Go Down

Topic: Controlling an animatronics bust (Read 5 times) previous topic - next topic

Retroplayer

Thanks, given that I now know a bit more about this thanks to you guys, I will have another look at the PID library. I may come back with some questions, of course.

Retroplayer

They definitely need better examples for the PID library! Grr!! I do understand it a little better now, though.

The library takes these values:

input
output
setpos
Kp
Ki
Kd
and mode? I think I want to use DIRECT


So, for each motor, I create an instance of the class (I'll call it just motorPID)


My inputs the current position from the feedback source
My output is just a variable that I use (not sure exactly how yet)
my setpos is the position I want my motor to equal when it is done moving
Kp
Ki
Kd

those are probably going to be different for each motor, aren't they?

The output is going to be a double? And my input is expected to be a double? I have to completely change this library if you know I am not going to be using doubles anywhere, unless I just don't care about the RAM it eats up (which I do.)

I can use the SetInputLimits to 0-255 which is what I will be using for position, except for two which will be 32 and 64

I can use the SetOutputLimits to umm... still not exactly sure what I am doing with the output...

Logically, I need direction which will control a different pin and speed.

Is someone willing to work through setting this up with me?

Retroplayer

Once I get this all going and understand it, I think I might have to write up a much better example for the PID library since controlling motors like this is probably the number one use for it.

laadams85

#28
Feb 07, 2013, 09:42 pm Last Edit: Feb 07, 2013, 10:13 pm by laadams85 Reason: 1
I'm not very good with the electronics side of this as I am more of a numerics nut, but I will help out at much as I can.  How do you control the motors regularly without PID, what outputs do you send.  How is the motor connected to the arduino.  I know you mentioned this earlier but what are you using to measure position and what is the range of values you get from these.

Edit:  I'll let you figure out the electronics side if it but, it basically comes down to tuning your K parameters.  However you switch the direction of your motor depends on if the output is positive or negative.  I have attached two screenshots showing the calculations with just the P(error) term.  As you can see if I overshoot the set point my output is then negative, this is when you'd switch motor direction.  So you just need to tune your system to give you the desired outputs for your motor.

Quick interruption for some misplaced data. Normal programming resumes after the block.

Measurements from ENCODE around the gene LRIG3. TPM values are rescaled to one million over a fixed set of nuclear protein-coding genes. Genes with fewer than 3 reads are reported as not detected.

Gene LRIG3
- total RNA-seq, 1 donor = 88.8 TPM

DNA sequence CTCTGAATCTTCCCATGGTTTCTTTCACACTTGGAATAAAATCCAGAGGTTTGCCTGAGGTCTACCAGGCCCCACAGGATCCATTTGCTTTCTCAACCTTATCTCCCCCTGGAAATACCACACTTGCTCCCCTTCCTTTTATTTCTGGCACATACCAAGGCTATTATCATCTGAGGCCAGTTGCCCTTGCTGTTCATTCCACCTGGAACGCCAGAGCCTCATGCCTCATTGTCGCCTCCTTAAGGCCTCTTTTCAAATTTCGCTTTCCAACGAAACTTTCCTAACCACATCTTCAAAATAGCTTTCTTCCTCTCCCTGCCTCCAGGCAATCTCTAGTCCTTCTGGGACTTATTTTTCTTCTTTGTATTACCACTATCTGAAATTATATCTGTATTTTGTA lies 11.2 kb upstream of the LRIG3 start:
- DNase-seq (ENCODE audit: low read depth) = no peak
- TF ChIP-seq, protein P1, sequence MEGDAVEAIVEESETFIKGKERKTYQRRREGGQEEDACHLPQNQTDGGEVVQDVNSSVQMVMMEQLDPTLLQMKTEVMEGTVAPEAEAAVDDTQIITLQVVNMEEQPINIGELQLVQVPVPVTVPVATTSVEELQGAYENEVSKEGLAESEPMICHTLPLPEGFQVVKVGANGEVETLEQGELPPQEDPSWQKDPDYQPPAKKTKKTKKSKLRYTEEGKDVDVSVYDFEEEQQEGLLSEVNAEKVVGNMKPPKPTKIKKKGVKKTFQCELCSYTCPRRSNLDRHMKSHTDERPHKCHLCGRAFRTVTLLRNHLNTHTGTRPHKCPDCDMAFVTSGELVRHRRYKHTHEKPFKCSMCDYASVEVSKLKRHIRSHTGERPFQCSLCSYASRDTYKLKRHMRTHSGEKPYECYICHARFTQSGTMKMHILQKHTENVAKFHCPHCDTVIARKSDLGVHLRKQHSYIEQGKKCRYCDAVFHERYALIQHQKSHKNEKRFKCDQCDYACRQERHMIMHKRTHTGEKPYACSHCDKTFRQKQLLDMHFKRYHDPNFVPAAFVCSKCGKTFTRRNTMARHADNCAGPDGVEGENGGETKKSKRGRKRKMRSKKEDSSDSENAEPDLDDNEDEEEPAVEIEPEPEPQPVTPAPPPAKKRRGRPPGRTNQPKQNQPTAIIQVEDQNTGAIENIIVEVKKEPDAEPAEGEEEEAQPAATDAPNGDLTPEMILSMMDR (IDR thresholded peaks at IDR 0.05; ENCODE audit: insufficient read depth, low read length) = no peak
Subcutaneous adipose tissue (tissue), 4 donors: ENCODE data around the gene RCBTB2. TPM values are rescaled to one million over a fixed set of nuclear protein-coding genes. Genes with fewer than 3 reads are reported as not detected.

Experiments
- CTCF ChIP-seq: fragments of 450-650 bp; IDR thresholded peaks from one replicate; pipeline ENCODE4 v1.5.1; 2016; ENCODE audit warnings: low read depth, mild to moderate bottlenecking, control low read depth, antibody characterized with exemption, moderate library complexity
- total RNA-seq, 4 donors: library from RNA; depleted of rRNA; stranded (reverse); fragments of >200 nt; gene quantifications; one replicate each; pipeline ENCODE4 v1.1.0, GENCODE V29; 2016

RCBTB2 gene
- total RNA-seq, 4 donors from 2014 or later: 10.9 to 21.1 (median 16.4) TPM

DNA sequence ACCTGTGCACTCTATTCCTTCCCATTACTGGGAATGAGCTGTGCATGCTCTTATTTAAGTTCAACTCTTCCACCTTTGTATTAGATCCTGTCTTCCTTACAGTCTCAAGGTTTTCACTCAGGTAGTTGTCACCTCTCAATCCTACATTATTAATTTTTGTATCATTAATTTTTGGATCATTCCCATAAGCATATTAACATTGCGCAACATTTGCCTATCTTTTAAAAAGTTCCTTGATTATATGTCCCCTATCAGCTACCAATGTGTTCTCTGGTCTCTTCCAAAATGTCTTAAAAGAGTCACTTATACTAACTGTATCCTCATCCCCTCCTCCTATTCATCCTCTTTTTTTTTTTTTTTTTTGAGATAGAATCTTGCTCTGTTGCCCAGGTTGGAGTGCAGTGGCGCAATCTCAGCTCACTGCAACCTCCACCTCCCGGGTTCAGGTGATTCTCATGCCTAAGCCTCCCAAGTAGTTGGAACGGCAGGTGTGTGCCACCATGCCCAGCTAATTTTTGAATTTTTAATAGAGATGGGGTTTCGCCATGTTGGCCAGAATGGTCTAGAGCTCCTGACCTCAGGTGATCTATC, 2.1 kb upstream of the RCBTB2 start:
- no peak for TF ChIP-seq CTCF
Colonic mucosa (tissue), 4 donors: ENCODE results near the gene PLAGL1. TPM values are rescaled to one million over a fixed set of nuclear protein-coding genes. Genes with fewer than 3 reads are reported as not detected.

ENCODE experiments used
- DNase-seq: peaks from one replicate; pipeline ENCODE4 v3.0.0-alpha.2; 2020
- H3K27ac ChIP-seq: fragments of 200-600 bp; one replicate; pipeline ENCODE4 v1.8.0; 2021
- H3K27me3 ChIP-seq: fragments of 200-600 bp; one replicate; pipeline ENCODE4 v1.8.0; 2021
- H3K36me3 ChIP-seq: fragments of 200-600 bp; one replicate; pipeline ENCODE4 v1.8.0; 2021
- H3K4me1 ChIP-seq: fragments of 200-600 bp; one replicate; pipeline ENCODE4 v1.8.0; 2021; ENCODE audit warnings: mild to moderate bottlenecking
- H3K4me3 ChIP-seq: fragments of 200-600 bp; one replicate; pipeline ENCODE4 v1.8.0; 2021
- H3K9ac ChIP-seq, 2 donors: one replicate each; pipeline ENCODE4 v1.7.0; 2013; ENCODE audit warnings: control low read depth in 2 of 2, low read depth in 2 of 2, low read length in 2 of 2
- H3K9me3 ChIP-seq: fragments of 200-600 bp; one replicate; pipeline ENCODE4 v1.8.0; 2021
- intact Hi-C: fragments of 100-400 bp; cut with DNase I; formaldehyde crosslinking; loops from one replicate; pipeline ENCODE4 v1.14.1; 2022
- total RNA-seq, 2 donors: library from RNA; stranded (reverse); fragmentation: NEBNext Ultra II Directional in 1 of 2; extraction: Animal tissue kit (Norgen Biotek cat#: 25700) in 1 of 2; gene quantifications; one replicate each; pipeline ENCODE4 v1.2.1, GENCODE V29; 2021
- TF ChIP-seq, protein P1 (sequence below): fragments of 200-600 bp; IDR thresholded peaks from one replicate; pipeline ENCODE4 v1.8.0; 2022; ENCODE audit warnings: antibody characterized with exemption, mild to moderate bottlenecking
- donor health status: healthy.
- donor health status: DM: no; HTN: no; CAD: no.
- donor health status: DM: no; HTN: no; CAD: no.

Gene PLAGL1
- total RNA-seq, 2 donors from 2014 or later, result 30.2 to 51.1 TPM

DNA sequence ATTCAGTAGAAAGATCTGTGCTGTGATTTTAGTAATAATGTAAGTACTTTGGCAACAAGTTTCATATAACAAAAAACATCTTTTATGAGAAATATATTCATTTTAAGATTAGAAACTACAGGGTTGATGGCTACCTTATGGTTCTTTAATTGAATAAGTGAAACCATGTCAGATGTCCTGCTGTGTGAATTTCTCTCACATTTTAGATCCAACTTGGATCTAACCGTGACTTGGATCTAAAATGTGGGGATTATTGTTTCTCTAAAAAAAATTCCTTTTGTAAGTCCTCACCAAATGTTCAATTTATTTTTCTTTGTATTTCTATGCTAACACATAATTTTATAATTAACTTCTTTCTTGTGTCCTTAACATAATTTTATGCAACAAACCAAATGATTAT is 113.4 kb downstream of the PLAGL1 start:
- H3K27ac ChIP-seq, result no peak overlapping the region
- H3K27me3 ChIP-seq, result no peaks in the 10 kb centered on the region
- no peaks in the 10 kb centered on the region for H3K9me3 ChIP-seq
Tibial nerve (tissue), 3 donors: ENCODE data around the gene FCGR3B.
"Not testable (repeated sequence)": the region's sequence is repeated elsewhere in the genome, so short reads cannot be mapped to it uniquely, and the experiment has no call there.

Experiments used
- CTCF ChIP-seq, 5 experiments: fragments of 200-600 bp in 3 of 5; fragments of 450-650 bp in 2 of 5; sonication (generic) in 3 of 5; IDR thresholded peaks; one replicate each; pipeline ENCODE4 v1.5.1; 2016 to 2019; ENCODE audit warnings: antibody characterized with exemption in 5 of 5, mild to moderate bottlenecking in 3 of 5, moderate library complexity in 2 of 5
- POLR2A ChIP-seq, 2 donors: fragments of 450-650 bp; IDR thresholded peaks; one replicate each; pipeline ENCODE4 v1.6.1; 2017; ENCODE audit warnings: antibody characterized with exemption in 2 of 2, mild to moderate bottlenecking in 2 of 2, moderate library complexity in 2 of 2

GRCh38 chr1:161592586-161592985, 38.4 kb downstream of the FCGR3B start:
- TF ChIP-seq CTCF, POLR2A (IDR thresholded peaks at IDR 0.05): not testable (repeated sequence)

From wiki
Quote
If the system must remain online, one tuning method is to first set KI and KD values to zero. Increase the KP until the output of the loop oscillates, then the Kp should be set to approximately half of that value for a "quarter amplitude decay" type response. Then increase KI until any offset is corrected in sufficient time for the process. However, too much KI will cause instability. Finally, increase KD, if required, until the loop is acceptably quick to reach its reference after a load disturbance. However, too much KD will cause excessive response and overshoot. A fast PID loop tuning usually overshoots slightly to reach the setpoint more quickly; however, some systems cannot accept overshoot, in which case an over-damped closed-loop system is required, which will require a KP setting significantly less than half that of the KP setting that was causing oscillation.


Retroplayer


I'm not very good with the electronics side of this as I am more of a numerics nut, but I will help out at much as I can.  How do you control the motors regularly without PID, what outputs do you send.  How is the motor connected to the arduino.  I know you mentioned this earlier but what are you using to measure position and what is the range of values you get from these.


Perfect, because I am an electrical engineer, so the electronics are always easy for me, but the code is the devil that haunts me! I am also a bit of a mechanical guru. I would happy to return my help with anything electronic you need!

The H-bridges have two inputs for each motor (all 10 are identical) there is a forward and a reverse pin. A logic high on either of these will move the mechanisms L/U or R/D respectively. 0 and 0 do nothing, 1 and 1 is bad, it will short out the power supply. I am trying to think of a clever way to always control these in a way that they are never high at the same time. If you look at the truth table:

0 0 = No movement
0 1 = Left or Up
1 0 = Right or Down
1 1  = Invalid

You can see that is an XOR, so if I have a way to always tie these two pins together within the code, I can use an XOR operator on them to ensure they are never high at the same time. But that is separate from what we are trying to accomplish at the moment.

As for position, 8 motors have potentiometers connected to them and 2 of them use an optical tach and limit switches.

The potentiometers are straightforward. The tachs and limits are slightly more complex. If you need to know the details of them, just ask, but I am using an interrupt from the tachs in my code already to count between 0 and 32 for one motor and 0 and 64 for another. These numbers align to 1mm of linear travel per step. That work is done.

So, pots will give a position value between 0 and 255 and the linear actuators will give values between 0 and 32 and 0 and 64. I could also just scale the linears to make them also 0 and 255. Not a really big deal.

Go Up